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    Belfast, Northern Ireland is a city permeated by structural divisions, echoing underlying and deeply rooted societal divisions, which no amount of architectural intervention, even Tabula Rasa, can completely eradicate. In a city where, from the late 1960s, civil unrest prescribed a solution of walls, these once temporary structures are now permanent, having increased in size and number since the signing of the Belfast Agreement of 1998. The duality of the walls ensures that on one side communities are isolated in social housing developments where the British Army historically approved planning measures dictated by security issues. On the other, a culturally neutral postmodern city centre, re-imagined as a global tourist destination, a free and inviting environment of consumption. This city's built environment is further fractured by major roads initiatives. Without sufficient, organized or effective opposition, such as was seen in Manhattan, Belfast's motorway planning has ensured destruction and redistribution of architecture, carving the city into ill-divided socio-economic portions. On the city's arterial routes cultural identities are bound up in built environments divested with meaning through signs and symbols, where collective memory, hegemonies, group ideologies, history and myth ensure a narrative of continuity despite changes to the landscape. Even with a 'genius loci' constantly under threat the socially produced symbolic landscape of the city's arterial routes remains imbued with meaning through tangible and visible expressions of culture. This paper undertakes an analysis of the built environment and signage of these arterial routes, supported by a photographic archive, to demonstrate how such visual inquiry can prove a reliable barometer of socio-economic and societal undercurrents, mirroring census findings, in these long-established urban places.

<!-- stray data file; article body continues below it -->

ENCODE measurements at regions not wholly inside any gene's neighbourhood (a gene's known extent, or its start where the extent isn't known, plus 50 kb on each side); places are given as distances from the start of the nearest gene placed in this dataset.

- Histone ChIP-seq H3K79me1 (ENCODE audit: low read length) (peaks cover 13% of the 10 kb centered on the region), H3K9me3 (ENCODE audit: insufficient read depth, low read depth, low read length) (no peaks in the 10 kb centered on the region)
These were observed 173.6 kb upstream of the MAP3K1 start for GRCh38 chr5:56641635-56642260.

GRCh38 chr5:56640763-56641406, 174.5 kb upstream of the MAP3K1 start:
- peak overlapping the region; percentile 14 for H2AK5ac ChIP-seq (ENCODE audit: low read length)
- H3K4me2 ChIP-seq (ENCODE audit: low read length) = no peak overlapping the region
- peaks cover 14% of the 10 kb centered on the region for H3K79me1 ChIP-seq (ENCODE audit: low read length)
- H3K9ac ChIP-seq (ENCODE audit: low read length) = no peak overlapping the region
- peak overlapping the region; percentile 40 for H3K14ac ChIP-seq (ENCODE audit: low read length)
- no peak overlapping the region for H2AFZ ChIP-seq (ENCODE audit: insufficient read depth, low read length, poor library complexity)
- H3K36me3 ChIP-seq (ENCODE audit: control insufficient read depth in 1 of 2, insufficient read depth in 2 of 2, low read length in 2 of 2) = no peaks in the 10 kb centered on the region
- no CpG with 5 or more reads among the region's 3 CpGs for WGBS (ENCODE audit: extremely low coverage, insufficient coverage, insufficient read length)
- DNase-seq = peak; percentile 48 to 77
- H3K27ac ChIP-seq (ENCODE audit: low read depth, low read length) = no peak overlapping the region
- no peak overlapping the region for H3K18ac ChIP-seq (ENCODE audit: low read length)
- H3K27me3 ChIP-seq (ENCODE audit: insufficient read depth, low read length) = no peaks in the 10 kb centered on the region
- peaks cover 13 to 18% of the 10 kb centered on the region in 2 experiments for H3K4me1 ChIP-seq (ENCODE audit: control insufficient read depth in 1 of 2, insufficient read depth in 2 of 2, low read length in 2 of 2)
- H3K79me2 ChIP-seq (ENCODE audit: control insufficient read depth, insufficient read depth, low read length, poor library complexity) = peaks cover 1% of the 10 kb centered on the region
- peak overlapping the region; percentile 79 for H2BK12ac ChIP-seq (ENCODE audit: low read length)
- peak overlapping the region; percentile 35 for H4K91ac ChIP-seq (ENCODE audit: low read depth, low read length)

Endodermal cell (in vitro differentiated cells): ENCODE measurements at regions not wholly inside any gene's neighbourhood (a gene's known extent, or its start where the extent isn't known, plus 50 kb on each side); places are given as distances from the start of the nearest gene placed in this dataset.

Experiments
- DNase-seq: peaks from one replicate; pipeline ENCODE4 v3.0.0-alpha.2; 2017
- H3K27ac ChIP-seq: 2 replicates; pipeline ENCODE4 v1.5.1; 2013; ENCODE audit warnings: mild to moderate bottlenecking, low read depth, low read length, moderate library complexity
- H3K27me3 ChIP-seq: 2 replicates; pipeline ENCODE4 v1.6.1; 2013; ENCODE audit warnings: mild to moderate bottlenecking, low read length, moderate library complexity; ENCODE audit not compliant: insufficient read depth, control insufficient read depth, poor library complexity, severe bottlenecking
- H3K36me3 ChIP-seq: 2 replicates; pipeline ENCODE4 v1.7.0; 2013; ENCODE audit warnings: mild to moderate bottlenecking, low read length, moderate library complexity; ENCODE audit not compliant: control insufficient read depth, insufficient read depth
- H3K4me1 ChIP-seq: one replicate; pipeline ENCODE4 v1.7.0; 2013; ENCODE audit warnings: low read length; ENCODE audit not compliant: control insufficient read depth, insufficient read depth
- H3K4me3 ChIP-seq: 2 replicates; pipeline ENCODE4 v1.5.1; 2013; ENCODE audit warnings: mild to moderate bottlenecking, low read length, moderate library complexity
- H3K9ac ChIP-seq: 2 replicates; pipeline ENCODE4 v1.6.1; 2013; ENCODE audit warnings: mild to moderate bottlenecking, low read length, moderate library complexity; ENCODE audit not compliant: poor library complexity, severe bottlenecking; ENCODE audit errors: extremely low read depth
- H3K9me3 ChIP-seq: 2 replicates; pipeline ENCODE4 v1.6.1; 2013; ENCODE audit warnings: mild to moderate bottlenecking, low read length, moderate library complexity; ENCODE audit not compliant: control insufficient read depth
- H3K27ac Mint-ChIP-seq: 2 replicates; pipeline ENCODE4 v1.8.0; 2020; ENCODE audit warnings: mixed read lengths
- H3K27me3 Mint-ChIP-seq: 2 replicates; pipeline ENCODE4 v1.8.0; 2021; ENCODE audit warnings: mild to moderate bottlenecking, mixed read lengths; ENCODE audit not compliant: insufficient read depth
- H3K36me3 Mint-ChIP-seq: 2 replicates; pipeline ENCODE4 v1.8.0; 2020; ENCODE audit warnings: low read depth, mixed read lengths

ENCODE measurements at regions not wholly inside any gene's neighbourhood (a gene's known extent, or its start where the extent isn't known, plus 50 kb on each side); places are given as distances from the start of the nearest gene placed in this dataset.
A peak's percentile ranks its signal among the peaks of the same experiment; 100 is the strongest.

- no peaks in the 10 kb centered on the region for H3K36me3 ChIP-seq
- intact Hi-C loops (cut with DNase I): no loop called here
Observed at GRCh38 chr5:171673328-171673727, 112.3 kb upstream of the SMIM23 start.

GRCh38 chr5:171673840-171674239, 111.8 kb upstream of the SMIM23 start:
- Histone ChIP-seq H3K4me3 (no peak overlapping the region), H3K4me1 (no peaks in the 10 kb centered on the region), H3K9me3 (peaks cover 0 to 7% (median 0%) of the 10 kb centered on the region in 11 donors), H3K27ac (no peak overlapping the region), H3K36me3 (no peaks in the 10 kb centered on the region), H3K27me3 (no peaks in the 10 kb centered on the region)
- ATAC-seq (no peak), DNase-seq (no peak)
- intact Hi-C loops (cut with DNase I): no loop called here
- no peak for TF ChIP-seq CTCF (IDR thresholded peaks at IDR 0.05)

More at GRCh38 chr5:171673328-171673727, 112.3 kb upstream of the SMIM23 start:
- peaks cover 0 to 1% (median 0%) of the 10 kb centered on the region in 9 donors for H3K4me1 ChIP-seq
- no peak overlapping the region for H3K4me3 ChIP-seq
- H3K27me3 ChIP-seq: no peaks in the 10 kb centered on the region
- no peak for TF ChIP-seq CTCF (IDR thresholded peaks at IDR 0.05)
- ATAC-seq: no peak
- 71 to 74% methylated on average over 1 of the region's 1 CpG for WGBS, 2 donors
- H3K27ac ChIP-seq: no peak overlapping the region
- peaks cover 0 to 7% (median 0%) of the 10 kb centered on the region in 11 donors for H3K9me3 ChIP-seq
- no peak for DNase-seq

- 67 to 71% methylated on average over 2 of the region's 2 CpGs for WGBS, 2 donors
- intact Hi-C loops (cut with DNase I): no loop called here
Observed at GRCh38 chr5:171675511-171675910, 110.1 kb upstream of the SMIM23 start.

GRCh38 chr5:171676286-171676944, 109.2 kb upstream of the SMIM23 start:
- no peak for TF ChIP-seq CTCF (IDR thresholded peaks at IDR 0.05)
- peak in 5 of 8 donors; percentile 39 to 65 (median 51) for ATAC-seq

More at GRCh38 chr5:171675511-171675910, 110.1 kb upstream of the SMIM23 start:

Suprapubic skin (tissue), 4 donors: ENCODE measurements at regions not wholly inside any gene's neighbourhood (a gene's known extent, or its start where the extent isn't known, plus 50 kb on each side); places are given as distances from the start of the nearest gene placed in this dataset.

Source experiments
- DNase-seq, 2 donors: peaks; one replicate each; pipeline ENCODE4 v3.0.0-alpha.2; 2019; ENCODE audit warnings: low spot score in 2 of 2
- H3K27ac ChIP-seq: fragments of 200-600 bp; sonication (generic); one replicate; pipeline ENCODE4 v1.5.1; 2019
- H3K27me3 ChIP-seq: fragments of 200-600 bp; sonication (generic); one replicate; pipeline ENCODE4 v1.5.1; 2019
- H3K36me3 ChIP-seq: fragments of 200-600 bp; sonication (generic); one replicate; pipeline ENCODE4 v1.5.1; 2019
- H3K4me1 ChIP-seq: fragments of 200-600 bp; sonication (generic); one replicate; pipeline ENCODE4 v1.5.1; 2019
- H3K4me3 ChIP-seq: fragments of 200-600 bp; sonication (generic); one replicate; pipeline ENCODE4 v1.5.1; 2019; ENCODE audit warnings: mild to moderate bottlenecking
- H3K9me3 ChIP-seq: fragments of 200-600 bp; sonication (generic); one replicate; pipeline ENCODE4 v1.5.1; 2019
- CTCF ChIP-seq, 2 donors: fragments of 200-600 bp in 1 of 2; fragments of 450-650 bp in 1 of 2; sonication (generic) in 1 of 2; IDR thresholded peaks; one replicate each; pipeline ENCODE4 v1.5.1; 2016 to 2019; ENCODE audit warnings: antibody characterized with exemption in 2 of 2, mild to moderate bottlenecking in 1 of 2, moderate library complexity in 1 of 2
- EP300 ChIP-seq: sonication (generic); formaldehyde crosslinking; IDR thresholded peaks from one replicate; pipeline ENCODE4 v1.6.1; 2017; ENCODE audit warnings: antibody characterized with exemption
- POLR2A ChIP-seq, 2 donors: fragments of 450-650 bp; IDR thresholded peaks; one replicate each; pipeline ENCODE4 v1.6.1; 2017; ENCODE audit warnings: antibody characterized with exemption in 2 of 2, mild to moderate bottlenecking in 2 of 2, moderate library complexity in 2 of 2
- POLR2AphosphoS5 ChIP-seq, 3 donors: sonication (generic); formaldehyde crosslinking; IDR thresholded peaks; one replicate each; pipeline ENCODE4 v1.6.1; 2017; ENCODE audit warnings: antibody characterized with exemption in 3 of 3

Original languageUndefined
    Title of host publicationCUI '16 / 4th International Contemporary Urban Issues Conference
    Number of pages24
    ISBN (Electronic)978-605-9207-55-3
    Publication statusPublished (in print/issue) - 24 Nov 2016


    • Belfast, arterial routes, interfaces, peace walls, Troubles, signage, semiotics, built environment, urban, city, architecture, lettering, typography, graffiti, murals, tags, socio-economics, place, hegemony, defensible space, transport, culture

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